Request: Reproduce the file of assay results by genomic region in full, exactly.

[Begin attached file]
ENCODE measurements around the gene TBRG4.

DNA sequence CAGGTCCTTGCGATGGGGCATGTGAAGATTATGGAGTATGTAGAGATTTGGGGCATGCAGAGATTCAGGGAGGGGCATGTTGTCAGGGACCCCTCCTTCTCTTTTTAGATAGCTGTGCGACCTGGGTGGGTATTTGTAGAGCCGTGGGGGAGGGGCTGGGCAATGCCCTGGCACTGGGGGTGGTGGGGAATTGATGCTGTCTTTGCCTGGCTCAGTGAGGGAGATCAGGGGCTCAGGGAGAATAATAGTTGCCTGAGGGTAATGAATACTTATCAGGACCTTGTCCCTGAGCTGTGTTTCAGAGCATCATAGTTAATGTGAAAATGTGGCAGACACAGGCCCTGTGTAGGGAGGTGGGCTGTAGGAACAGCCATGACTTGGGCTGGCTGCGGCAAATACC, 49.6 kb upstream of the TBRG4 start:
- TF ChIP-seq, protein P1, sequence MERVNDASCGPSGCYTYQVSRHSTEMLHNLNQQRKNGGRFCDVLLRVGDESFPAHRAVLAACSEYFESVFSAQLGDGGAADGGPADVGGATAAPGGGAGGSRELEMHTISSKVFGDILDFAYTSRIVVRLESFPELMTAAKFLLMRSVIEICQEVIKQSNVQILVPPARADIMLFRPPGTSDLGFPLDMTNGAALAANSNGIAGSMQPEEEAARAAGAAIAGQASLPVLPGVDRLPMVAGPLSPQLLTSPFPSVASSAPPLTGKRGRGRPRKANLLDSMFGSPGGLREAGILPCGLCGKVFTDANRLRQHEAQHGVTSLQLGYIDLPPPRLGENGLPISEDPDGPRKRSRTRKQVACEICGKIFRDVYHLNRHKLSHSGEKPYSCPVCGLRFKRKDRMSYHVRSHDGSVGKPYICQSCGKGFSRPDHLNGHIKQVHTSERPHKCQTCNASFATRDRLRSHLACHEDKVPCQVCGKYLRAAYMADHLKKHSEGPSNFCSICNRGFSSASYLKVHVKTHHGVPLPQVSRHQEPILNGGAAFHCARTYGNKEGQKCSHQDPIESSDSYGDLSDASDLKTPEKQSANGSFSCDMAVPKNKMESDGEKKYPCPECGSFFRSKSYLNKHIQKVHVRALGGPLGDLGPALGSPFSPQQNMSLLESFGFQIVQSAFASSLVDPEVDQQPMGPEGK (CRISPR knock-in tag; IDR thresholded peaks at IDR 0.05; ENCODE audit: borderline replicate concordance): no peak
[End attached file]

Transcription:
ENCODE measurements around the gene TBRG4.

DNA sequence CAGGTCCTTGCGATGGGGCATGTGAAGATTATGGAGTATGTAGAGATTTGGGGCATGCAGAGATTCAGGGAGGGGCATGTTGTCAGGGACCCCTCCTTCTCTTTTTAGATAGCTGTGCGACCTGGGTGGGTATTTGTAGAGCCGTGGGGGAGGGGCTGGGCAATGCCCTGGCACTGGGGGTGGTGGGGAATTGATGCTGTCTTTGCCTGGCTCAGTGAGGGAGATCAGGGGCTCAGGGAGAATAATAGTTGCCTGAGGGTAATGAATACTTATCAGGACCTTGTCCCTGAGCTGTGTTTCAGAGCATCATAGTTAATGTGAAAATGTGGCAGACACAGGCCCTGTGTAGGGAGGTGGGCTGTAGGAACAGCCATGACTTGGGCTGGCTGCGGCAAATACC, 49.6 kb upstream of the TBRG4 start:
- TF ChIP-seq, protein P1, sequence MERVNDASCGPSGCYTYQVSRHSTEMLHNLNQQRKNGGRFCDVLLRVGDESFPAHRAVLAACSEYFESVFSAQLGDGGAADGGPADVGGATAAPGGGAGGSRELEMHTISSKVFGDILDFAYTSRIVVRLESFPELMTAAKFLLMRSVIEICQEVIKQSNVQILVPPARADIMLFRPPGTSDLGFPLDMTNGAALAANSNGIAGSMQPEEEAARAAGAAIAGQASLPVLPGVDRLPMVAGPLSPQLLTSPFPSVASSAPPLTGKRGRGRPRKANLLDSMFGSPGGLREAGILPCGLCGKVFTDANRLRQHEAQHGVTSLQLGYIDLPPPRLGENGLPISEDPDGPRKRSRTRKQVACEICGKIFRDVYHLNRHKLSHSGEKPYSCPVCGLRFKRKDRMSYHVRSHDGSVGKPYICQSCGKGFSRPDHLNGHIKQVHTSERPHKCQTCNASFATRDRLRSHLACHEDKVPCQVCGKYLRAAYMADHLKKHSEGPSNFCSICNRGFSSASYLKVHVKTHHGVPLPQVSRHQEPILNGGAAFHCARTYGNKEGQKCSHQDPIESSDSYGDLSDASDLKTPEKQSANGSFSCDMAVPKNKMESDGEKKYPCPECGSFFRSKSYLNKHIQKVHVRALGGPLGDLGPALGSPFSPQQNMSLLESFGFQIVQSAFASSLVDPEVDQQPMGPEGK (CRISPR knock-in tag; IDR thresholded peaks at IDR 0.05; ENCODE audit: borderline replicate concordance): no peak